Three Drama graduates from the University of Hull are bringing fear, anxiety, and depression to the Hull Truck Theatre with their show ‘Broken Little Robots’… but they are also bringing optimism, celebration, and hope for the future.
Rachael Abbey, Lizi Perry, and Jess Morley, collectively known as The Roaring Girls are set to perform their ‘positive play about mental health’ on the studio stage from Wednesday the 13th to Friday the 15th of July – also starring musician and composer James Frewer, who provides witty and poignant musical numbers as well as adding a male perspective to the conversation. The girls kindly invited a HYMS Student Blog representative to attend one of their rehearsals and interview them about their project. As both a medical student and theatre enthusiast, I was eager to learn more about this unique show and the motivation behind it.
The concept for the play began – like many good things – over tea and cake! Rachael explained: “We came up with this idea about mental health and what it feels like to be broken. All the work we do is autobiographical. When we first started, Jess and I were just sat in a room together with a cup of tea and some cake, and we talked about anything and everything. We’ve both suffered with depression. So we compared experiences and then did a lot of automatic writing where you go straight into writing what’s in your head – and we actually use some of that verbatim in the play.”
Jess described her experience writing and performing the show: “It was very therapeutic for me, the whole process. Because up until Rachel saying ‘do you want to do this show with us?’ I hadn’t really talked to anyone about my mental health apart from my family. My friends didn’t really know much about it. So it felt like a big step for me to talk about our brains and mental health in front of an audience of strangers! But [during the writing process] once I started talking, I couldn’t stop – it was great to know I wasn’t alone. The way it started was conversational and that’s the style of the show. We do talk to the audience, though they don’t have to talk back! Like the Let’s Talk campaign, we wanted to talk openly about mental health and try to help break down that stigma. We hoped that if we shared our experiences they might resonate with someone. Or if someone doesn’t have any experience of mental illness they can get a better understanding.”
The Roaring Girls debuted a prototype of the play in 2015 at Assemble Fest, a local arts festival on Newland Avenue in Hull. They created a 25-minute piece for the festival and were astonished by the overwhelmingly positive response they received, a reaction none of them had been expecting. Rachel said: “We had people come up to us at the end and say ‘I really needed to see this today’ or asking for advice. You end up having really intense conversations.” Representatives from the Hull and East Yorkshire branch of the mental health charity MIND were also in attendance at the Assemble Fest performance and enjoyed the show so much they invited the girls to perform a snippet of it at their 40th anniversary ball.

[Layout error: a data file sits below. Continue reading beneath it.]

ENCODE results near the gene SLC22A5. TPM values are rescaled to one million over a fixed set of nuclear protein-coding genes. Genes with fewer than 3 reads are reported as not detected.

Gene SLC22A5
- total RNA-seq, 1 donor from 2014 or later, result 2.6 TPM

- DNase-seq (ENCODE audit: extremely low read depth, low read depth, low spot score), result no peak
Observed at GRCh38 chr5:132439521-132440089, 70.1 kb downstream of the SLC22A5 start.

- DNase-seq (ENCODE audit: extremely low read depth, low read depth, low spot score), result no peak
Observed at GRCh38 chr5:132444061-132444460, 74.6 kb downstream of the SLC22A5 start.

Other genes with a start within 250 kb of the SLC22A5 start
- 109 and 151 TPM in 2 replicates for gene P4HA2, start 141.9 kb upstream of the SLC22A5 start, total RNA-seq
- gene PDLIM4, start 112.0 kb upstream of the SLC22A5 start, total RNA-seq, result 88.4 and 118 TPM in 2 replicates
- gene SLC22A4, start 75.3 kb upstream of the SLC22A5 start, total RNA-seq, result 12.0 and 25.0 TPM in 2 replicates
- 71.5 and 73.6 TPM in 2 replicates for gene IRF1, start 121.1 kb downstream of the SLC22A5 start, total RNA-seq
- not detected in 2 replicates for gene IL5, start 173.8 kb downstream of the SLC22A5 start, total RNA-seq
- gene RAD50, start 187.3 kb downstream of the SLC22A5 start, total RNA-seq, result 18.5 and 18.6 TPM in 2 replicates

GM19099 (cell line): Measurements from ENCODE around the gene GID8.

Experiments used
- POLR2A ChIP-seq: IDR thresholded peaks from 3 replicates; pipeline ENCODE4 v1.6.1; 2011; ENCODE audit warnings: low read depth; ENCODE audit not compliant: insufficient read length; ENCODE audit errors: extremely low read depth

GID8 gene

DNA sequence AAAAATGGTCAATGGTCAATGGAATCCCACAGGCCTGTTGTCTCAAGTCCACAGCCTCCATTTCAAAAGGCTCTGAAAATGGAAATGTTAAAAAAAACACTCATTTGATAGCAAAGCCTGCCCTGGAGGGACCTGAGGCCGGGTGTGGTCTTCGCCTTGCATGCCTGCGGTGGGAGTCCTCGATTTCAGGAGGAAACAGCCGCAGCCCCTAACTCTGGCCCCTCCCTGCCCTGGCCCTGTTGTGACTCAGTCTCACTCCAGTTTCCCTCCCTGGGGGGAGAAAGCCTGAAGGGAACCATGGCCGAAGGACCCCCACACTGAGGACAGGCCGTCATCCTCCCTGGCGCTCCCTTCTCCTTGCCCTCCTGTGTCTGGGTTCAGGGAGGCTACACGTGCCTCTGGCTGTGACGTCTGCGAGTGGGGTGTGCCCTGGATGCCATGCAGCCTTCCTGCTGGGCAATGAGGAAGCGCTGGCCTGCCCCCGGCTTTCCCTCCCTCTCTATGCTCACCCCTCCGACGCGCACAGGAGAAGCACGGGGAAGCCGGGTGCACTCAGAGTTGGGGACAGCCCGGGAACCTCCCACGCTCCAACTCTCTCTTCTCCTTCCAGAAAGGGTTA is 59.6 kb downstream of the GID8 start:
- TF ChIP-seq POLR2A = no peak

‘Broken Little Robots’ is now much more evolved than the piece they premiered last year at Assemble Fest. Lizi explained: “After Assemble Fest we found there was so much more we wanted to go into that we just didn’t have time for. So now we’ve had the time to go deeper into it, do some more research, and be able to build it into something bigger! We have all new music, all new sections, it’s been totally reworked and developed in lot of ways.”
The girls are now looking forward to sharing their show with more people at the Hull Truck Theatre and emphasised their willingness to speak to anyone who wanted to talk about their own experience with mental health or wanted to know where they could go to get help. Jess said: “We have a card that we give out at the end of the show with places people can go for help like Samaritans and MIND. We’re not pretending to be experts and we wouldn’t want to try and tell people what will work for them – it’s so individual, we’ve seen the differences between the three of us. We are more than happy to stick around and have drinks with people at the end and have a chat!”
Summing up the nature and aims of the show, Lizi noted: “We didn’t want it to be depressing just because it’s a show about depression. And we didn’t want to just say, ‘let’s talk about it’. We wanted to actually have that conversation on stage. We wanted to foster further conversations by starting with an invitation to join our personal conversation.”
It was a pleasure meeting and speaking to Rachael, Lizi, and Jess. Their passion for performing and the show’s subject matter was very apparent and inspiring. After watching the girls and James rehearse, I could not recommend the show more highly. If you see one thing in Hull this week, make it ‘Broken Little Robots’.
Broken Little Robots runs at Hull Truck Theatre from the 13th to the 15th of July. For tickets, click here.
Thank you to The Roaring Girls and James Frewer for their time and words. Thank you to Vicki Taylor, Communications Officer at Hull Truck Theatre, for arranging the meeting and guiding me through the corridor maze. All photos used with permission from Hull Truck Theatre and credited to Facet Photography (www.facetphotography.co.uk)
The Roaring Girls (@theroaringgirls) were interviewed by Alexandra Abel.